Leupold is so busy bringing new products to the optics world that it is hard to keep track of them all. Unlike many of its competitors, Leupold’s target audience is not limited to a narrow swath of rifle shooters. Instead, the company continually introduces entire new optic families that are well-suited for hunting, competition, home defense, long-range-precision shooting and professional tactical uses. The latter two categories are well served by the new Leupold Mark 5HD riflescope line, currently consisting of 5-25x56 mm and 3.6-18x44 mm riflescopes. I recently tested the 5-25X model and found it to be a great addition to the Leupold brand.
The first thing I noticed when removing the Leupold Mark 5HD from its box is that it feels about half as heavy as other 5-25X-power scopes I have hefted over the years. Leupold claims it is 20-percent lighter than competing models, but it honestly felt much lighter to me. The scope’s good ergonomics do not end there. A knurled (and removable) throw knob is positioned to provide fast movement through the full range of power. The M5C3 knob array provides positive clicks every one-tenth mil, allowing very precise elevation and windage corrections for shooters who prefer to dial them in. The elevation turret’s three revolutions of travel give access to 120 MOA of total adjustment range. Its Zerolock turret system uses a spring-loaded button at the “0” position to prevent the knob from turning counterclockwise (up), while still allowing a few clicks below zero before hitting a mechanical stop. To dial in additional elevation, the button must be pressed while rotating the knob. Once the turret is moved above “0,” it rotates freely without the button being pushed and locks automatically when the knob is returned to zero. The chances of being off zero unintentionally or having difficulty returning to zero in the dark are greatly reduced with this design.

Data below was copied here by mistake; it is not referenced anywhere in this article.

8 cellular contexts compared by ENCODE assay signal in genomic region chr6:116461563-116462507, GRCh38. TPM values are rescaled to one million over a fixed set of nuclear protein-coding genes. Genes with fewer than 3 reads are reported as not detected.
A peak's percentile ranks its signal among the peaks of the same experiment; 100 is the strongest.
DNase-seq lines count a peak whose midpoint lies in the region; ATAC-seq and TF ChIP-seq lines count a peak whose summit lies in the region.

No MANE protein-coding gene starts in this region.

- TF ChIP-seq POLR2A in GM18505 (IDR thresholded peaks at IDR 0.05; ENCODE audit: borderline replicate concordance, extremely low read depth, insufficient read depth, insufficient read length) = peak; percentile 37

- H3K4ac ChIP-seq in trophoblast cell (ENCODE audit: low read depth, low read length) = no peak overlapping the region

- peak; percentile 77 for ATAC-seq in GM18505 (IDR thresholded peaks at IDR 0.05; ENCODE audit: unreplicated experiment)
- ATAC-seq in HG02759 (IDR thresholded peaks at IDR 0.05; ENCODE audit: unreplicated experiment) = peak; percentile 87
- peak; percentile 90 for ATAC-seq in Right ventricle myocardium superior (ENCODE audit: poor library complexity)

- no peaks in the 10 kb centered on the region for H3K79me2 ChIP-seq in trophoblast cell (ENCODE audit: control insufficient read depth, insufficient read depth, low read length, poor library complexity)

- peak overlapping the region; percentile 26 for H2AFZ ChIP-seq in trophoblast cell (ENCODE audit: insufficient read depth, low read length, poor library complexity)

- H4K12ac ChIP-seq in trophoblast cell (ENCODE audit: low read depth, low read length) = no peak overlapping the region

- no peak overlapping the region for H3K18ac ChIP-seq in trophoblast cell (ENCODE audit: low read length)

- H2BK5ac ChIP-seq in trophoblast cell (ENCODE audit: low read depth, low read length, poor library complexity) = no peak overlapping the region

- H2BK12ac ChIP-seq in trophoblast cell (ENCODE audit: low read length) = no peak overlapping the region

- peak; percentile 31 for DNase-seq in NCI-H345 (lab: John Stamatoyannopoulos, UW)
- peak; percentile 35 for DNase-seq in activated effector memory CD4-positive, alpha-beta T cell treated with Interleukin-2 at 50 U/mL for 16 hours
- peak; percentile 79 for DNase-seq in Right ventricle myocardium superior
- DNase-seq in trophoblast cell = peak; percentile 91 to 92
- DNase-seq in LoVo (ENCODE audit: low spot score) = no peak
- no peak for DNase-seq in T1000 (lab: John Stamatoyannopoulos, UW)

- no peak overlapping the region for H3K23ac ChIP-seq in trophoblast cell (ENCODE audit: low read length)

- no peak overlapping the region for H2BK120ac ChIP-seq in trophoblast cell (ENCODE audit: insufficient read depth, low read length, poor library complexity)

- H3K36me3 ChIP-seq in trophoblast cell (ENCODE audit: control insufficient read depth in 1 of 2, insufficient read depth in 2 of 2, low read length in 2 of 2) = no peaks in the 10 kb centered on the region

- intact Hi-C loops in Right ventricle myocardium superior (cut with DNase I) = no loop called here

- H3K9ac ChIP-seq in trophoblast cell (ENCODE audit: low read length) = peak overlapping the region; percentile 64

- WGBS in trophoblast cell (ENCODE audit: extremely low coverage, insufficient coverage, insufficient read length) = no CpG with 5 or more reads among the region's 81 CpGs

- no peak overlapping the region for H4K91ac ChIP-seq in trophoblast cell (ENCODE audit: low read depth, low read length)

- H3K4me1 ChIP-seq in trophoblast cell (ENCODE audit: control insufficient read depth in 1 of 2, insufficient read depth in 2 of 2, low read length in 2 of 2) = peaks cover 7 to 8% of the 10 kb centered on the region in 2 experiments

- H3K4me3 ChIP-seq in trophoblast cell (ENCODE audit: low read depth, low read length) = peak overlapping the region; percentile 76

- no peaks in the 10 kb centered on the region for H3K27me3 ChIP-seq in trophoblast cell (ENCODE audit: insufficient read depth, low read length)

I headed to the range with the first of three rifles on which the Leupold Mark 5HD 5-25X would be tested. Bore-sighting by eye through the 5.56 NATO AR’s barrel made the zeroing process quick. My next task was to check out the repeatability and accuracy of the windage and elevation knobs. Adjustments in all directions corresponded with point-of-impact changes on target at 100 yards and return-to-zero was also perfect. My sample scope was equipped with a non-illuminated TMR reticle. I am no fan of open-center reticles, as they tend to leave it to me to figure out where dead-center is from one shot to the next. That works fine until my eye starts to get fuzzy from lack of oxygen, gasses in the face, mirage or sweat. But the TMR reticle’s open center is small enough—around .05 mil as near as I could tell—that I had no problem at any distance holding on tiny, intended points-of-impact at the higher magnifications.
Zooming through the powers was quick and easy with the throw knob. I found that magnifications between 10X and 16X allowed for extremely precise shooting at 100 yards and at longer ranges, 18X to 20X was just about right for me. I used the scope on 5.56 NATO, 7.62x39 mm and.308 Win. rifles at distances from 25 to 800 yards, firing a total of 450 rounds between them. The image clarity of my test scope was excellent. I did not detect any fuzzy spots at any power, even at the field-of-view edges. I also had on-hand an older Leupold 20-60X spotting scope. Comparing the image clarity of each scope at 20X was almost an apple-to-orange affair. The Leupold Mark 5HD was crystal clear and showed me how really crummy my old spotter is by comparison.
Sighting systems like the Leupold Mark 5HD are intended for serious use and are priced accordingly. Unfortunately, that means they are not in the entry-level realm. Given the Mark 5 family’s enhanced features, lightweight, compact designs and excellent quality; tactical and long-range-precision shooters in particular have another excellent pair of options from Leupold to choose from.